Campus alerted after shot fired

The Baltimore Sun

EMMITSBURG -Emma Schmidt and Rachel Weschler were sitting in philosophy class yesterday morning at Mount St. Mary's University when they received a string of ominous voice and text messages on their cell phones.

The first was an automated voice message from the university urging students to "find a safe place and stay put." Next came a text message from the school that brought one classmate to tears, they said.

"It read, 'Shots fired in Sheridan Hall,' " recalled Schmidt, 19, a sophomore from Mount Airy. "We all started getting very nervous."

The students, who said their thoughts flashed to the Virginia Tech massacre in April 2007, immediately locked the door.

"We were thinking the worst," said Weschler, 19, a sophomore from St. Mary's County who kept her classmates apprised of news reports and e-mail updates on her laptop.

The alerts came after a student at the private Catholic school reported finding a bullet lodged in the window of her third-floor dormitory room. The report came in about 10:30 a.m., and Mount St. Mary's officials ordered the school of about 2,100 students locked down while campus police and county sheriff's deputies investigated.

Police said the bullet was from a 9 mm handgun, but they had not yet determined when the shot was fired or whether it was intentional. The bullet hit a double-paned window in Sheridan Hall, shattering the first pane and cracking the second, police said. No one was injured.

"We don't know exactly how far, but it is possible that the bullet was fired from a handgun off campus," said Cpl. Jennifer Bailey, a spokeswoman for the Frederick County Sheriff's Office. "The way the bullet hit the window, the evidence technicians are saying that the bullet came from a long ways away."

The campus of the 204-year-old school is on U.S. 15 in rural Frederick County, not far from the Pennsylvania border.

Yesterday morning, the school's Web site reported the discovery of the bullet and instructed students to "shelter in place" until an all-clear message was sent.

After a couple of hours, the lockdown was lifted. In the afternoon, the school's president, Thomas H. Powell, held an assembly and declared the campus safe.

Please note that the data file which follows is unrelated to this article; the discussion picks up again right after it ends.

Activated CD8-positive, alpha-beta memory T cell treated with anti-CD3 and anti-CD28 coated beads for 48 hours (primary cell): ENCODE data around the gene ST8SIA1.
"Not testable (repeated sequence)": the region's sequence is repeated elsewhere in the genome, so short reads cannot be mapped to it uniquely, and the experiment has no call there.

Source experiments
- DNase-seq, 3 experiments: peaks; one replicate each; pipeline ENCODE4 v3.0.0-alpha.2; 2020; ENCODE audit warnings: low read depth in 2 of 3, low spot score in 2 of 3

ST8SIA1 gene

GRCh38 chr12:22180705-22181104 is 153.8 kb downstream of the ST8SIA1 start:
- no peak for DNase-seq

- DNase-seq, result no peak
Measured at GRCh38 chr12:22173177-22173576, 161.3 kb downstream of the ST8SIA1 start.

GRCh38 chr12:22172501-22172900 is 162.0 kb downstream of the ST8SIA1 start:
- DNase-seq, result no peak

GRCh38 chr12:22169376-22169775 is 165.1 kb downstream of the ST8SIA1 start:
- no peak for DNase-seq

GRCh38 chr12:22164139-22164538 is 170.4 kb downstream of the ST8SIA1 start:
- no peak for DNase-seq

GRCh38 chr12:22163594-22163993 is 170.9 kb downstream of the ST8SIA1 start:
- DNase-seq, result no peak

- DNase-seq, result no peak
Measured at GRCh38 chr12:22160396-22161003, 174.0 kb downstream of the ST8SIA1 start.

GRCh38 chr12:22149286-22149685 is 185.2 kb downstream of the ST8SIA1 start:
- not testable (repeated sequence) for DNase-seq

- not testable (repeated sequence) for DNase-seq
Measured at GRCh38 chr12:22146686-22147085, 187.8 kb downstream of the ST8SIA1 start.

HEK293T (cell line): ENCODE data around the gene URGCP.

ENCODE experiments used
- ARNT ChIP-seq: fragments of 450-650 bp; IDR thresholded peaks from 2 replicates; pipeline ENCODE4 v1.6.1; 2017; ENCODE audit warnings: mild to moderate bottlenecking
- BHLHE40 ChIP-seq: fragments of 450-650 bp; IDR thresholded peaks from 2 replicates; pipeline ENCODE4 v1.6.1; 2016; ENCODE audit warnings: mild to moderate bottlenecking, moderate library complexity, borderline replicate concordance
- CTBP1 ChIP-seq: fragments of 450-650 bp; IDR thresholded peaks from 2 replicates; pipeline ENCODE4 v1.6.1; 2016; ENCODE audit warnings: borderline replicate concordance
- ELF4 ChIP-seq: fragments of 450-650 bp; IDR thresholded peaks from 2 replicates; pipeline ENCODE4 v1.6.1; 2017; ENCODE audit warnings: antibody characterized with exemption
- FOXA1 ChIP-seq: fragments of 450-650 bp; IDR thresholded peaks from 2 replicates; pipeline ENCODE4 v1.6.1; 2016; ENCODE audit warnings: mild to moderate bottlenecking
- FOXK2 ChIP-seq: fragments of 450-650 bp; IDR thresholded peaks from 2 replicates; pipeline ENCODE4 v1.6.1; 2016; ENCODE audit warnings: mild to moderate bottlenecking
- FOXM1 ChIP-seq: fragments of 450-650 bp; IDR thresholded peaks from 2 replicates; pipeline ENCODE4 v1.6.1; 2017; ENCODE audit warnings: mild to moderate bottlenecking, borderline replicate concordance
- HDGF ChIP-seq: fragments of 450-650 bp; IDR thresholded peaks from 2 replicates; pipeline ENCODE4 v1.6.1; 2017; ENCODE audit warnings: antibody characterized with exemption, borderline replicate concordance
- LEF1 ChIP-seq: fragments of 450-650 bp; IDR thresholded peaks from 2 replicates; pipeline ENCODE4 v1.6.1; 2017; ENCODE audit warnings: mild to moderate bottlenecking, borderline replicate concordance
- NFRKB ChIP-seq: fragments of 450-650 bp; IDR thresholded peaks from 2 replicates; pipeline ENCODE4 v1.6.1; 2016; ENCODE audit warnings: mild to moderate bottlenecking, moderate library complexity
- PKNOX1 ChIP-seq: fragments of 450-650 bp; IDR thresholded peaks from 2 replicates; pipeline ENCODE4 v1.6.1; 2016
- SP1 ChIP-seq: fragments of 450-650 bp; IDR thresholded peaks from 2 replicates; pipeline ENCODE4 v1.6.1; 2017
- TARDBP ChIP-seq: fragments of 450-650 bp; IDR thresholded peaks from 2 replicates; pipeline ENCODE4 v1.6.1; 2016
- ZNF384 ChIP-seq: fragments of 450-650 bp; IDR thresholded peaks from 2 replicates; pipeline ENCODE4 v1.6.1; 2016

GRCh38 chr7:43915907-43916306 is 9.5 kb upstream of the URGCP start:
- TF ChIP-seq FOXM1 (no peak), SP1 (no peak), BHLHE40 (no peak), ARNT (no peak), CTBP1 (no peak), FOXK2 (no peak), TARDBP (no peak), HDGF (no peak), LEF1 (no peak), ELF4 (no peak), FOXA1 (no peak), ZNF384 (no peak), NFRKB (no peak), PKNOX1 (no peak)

"Everything is back to normal. Everyone is assuming their regular routines," Powell said shortly before addressing about 300 students and staff in Knott Auditorium. "From my perspective, it all went right."

Powell said the university sent more than a half-dozen text notifications to students' cell phones throughout the day, each with an updated message as the situation developed.

Last night at 10:18, the university issued a fresh campuswide alert after reports of possible gunshots in the east campus area. The campus was in lockdown as sheriff's deputies conducted a sweep. At 10:55 p.m., a message from Powell was posted, saying that the lockdown remained in effect.

"There were gunshots heard in the vicinity of east campus; there is no confirmation of it," said Mount St. Mary's spokeswoman Fawn O'Hara. "Because of this morning's incident, we're just being very cautious."

The university, like many schools across the country, revamped emergency-preparedness protocols after shootings at Virginia Tech and Northern Illinois universities.

Mount St. Mary's requires all students to submit contact information so they can be reached via phone, text message or e-mail in case of an emergency. A year ago, the university purchased a public address system that was used yesterday. Powell said university officials plan to look into reports that some students could not hear alerts yesterday.

As of 4 p.m. yesterday, the unidentified student whose dorm window was hit by the bullet remained on campus and was being comforted by a family member, according to police.

Traci Tufano, 19, a sophomore from Germantown whose room is on the second floor in Sheridan Hall, had received several calls and text messages from the school, friends and family telling her to stay away from her windows.

She spent the morning on the floor of her dorm room.

By late yesterday, Tufano and her friends turned to thinking of ways to put the day's events behind them.

Schmidt, on the other hand, was not ready to let down her guard. There had been no determination of whether the shooting was an accident, she said. "That's what scares me. I don't know for sure."

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